Hemoglobin A1c: The hemoglobin A1c test is used to assess blood glucose control in individuals with diabetes. This test may be useful in some individuals with BBS who are prone to developing diabetes. Hemoglobin A1c, also known as glycated hemoglobin or glycosylated hemoglobin, analyzes a sample of blood to indicate an individual's average blood sugar control over the last 2-3 months. Glucose (sugar) in the bloodstream can become attached to the hemoglobin, the part of the cell that carries oxygen, in red blood cells. This process is called glycosylation. Once the sugar is attached, it remains there for the life of the red blood cell, about 120 days. The more sugar that attaches to red blood cells, the higher the level of blood sugar. The hemoglobin A1c test measures the amount of sugar adhering to the hemoglobin in the red blood cells. A1c is formed when glucose in the blood binds irreversibly to hemoglobin to form a stable glycated hemoglobin complex. A1c values are not subject to the fluctuations seen with daily blood glucose monitoring.
Kidney ultrasound: An ultrasound, which uses sound waves to create an image of internal organs, can be used to assess the structure and function of the kidneys. Structural abnormalities that may be present in BBS include the presence of fibrous tissue.
Echocardiogram: An echocardiogram is a special test that uses sound waves to create a moving image of the heart. This test can be used to assess the structure and function of the heart.
Fetal ultrasound: Although ultrasound cannot directly diagnose BBS in a developing fetus, it may help identify distinctive characteristics, such as extra fingers and toes.
Genetic testing: If BBS is suspected, a genetic test may be performed to confirm a diagnosis. A sample of the patient's blood is taken and analyzed to detect the presence of the mutated gene. If this gene is detected, a positive diagnosis can be made.
Prenatal DNA testing: If there is a family history of BBS, prenatal testing may be performed to determine whether the fetus has the disorder. Amniocentesis and chorionic villus sampling (CVS) can diagnose BBS. However, because there are risks associated with these tests, patients should discuss the potential health benefits and risks with a medical professional.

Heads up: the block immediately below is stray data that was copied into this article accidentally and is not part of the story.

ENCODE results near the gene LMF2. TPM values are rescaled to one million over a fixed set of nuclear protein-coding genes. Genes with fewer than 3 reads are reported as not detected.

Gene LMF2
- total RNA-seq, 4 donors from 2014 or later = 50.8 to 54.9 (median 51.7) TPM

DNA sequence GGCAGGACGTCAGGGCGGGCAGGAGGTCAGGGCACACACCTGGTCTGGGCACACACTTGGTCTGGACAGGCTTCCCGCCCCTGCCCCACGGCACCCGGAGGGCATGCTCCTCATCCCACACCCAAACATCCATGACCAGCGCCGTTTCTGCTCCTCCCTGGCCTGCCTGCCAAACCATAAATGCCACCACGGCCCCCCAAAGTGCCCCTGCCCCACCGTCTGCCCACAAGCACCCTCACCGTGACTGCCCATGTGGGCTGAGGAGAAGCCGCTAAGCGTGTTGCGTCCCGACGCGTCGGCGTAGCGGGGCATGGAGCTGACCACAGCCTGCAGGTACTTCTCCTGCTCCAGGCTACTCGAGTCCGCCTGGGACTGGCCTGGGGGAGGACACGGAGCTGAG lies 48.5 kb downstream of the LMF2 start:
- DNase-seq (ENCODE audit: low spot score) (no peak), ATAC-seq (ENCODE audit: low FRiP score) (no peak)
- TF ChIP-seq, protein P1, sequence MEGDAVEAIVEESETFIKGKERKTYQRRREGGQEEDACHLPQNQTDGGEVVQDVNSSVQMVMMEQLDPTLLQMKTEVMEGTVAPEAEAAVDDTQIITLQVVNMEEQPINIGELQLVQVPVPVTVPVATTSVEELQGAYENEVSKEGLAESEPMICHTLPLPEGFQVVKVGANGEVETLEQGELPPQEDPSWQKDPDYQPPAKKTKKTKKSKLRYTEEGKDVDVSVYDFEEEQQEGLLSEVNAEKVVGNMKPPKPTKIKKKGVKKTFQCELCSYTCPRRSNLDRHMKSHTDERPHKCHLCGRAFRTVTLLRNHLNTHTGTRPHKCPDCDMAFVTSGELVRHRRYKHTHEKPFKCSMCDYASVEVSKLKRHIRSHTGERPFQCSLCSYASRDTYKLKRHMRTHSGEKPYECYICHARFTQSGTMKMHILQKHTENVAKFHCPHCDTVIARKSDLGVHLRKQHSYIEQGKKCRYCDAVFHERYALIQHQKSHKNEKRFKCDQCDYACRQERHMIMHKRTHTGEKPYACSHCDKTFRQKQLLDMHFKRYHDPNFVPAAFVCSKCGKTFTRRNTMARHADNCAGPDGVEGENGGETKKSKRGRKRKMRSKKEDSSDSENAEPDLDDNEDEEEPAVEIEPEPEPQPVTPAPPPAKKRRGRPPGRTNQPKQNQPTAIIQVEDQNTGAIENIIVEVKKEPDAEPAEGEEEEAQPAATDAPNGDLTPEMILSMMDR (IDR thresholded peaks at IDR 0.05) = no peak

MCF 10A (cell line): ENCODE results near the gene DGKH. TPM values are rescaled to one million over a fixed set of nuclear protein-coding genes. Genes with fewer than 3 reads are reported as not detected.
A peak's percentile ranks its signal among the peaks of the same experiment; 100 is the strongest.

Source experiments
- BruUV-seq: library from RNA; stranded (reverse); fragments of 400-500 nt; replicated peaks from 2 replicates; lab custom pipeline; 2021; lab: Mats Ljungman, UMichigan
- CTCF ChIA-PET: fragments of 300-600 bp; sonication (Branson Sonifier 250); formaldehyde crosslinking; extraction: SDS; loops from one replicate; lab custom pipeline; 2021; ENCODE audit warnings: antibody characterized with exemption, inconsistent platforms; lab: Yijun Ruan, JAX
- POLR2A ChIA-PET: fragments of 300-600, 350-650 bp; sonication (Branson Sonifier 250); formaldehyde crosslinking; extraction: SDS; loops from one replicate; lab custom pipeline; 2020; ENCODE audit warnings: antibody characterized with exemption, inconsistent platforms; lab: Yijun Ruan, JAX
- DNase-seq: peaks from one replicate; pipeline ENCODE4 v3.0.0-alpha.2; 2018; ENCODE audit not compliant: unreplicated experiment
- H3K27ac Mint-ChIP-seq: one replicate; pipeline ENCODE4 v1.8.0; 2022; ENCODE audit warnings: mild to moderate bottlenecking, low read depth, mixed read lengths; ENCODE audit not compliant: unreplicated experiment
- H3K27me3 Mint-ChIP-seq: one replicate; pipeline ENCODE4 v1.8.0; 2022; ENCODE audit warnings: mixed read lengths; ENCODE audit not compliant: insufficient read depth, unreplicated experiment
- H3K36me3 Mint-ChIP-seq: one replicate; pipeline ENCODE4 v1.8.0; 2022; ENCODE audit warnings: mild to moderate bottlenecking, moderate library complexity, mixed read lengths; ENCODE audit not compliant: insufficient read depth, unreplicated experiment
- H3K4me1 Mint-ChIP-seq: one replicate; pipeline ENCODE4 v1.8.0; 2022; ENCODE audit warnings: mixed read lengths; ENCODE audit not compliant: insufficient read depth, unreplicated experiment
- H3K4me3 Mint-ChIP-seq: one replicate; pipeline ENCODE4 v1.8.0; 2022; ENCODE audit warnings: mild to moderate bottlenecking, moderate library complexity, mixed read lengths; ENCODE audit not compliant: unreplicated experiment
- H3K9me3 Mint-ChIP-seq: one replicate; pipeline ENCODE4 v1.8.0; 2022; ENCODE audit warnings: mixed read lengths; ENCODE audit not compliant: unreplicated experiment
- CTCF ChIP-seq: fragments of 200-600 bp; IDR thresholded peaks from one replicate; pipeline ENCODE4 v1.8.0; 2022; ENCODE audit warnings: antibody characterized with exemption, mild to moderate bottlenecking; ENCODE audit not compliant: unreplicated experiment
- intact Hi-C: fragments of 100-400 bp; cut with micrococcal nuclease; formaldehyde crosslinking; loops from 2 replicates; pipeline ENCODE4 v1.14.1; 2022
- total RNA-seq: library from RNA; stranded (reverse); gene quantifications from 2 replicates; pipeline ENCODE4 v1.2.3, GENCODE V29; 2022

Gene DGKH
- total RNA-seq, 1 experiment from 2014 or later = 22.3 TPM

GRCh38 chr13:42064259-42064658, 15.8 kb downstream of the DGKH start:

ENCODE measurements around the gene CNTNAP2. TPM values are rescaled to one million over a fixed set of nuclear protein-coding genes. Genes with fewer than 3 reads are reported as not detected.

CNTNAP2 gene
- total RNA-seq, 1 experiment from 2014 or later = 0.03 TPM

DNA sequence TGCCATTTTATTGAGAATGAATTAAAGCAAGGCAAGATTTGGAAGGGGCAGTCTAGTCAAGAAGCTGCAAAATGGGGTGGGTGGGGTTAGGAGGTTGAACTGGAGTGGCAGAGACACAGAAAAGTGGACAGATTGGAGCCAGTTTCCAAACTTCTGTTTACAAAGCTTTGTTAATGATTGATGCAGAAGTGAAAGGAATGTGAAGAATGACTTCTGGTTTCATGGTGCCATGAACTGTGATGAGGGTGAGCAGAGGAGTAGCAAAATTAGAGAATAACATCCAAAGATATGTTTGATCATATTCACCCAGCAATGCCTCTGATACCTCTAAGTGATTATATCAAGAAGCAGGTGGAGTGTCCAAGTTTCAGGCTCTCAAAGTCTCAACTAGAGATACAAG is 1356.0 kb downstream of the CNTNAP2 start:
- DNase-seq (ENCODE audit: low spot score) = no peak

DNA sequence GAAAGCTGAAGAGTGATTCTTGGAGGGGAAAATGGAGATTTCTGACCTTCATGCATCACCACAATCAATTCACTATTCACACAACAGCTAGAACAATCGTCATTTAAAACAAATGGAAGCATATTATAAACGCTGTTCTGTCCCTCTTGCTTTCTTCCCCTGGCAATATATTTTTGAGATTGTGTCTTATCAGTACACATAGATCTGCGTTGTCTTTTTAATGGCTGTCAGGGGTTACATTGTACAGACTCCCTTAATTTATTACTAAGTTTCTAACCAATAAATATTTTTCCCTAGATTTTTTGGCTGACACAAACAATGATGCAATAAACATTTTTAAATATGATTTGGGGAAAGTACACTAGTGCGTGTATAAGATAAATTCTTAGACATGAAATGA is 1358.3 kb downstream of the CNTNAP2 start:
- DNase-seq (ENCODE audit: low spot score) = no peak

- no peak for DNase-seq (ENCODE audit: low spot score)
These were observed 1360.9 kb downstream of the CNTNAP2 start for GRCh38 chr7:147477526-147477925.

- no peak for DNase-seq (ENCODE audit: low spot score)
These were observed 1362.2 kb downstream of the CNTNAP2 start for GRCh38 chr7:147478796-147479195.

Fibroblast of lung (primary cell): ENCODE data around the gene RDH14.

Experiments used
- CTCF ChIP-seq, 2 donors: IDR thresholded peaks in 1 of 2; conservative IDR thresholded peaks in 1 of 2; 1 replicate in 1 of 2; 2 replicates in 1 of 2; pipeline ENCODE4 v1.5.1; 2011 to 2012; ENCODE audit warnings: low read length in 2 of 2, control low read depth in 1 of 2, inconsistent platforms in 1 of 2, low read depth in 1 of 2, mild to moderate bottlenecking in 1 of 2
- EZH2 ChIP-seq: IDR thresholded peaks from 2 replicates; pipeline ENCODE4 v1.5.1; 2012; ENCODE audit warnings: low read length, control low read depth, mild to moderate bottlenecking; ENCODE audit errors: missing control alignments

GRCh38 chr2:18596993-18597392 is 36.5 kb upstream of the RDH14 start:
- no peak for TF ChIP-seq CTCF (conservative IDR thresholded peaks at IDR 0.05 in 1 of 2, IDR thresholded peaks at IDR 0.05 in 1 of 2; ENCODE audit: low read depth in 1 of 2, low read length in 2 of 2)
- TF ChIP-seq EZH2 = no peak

During amniocentesis, a long, thin needle is inserted through the abdominal wall and into the amniotic cavity, the sac surrounding the fetus within the uterus, and a small amount of fluid is removed. Cells in the fluid are then analyzed for normal and abnormal chromosomes. This test is usually performed between 14 and 20 weeks of pregnancy. At some facilities, it can be performed as early as at 11 weeks. The risk of miscarriage is about one in 200-400. Some patients may experience minor complications, such as cramping, leaking fluid, or irritation where the needle was inserted.
During chorionic villus sampling (CVS), a small piece of tissue (chorionic villi) is removed from the placenta between the ninth and 14th week of pregnancy. CVS may be performed through the cervix or through the abdomen. The cells in the tissue sample are then analyzed for the presence of the mutated gene. Miscarriage occurs in about 0.5-1% of women who undergo this procedure.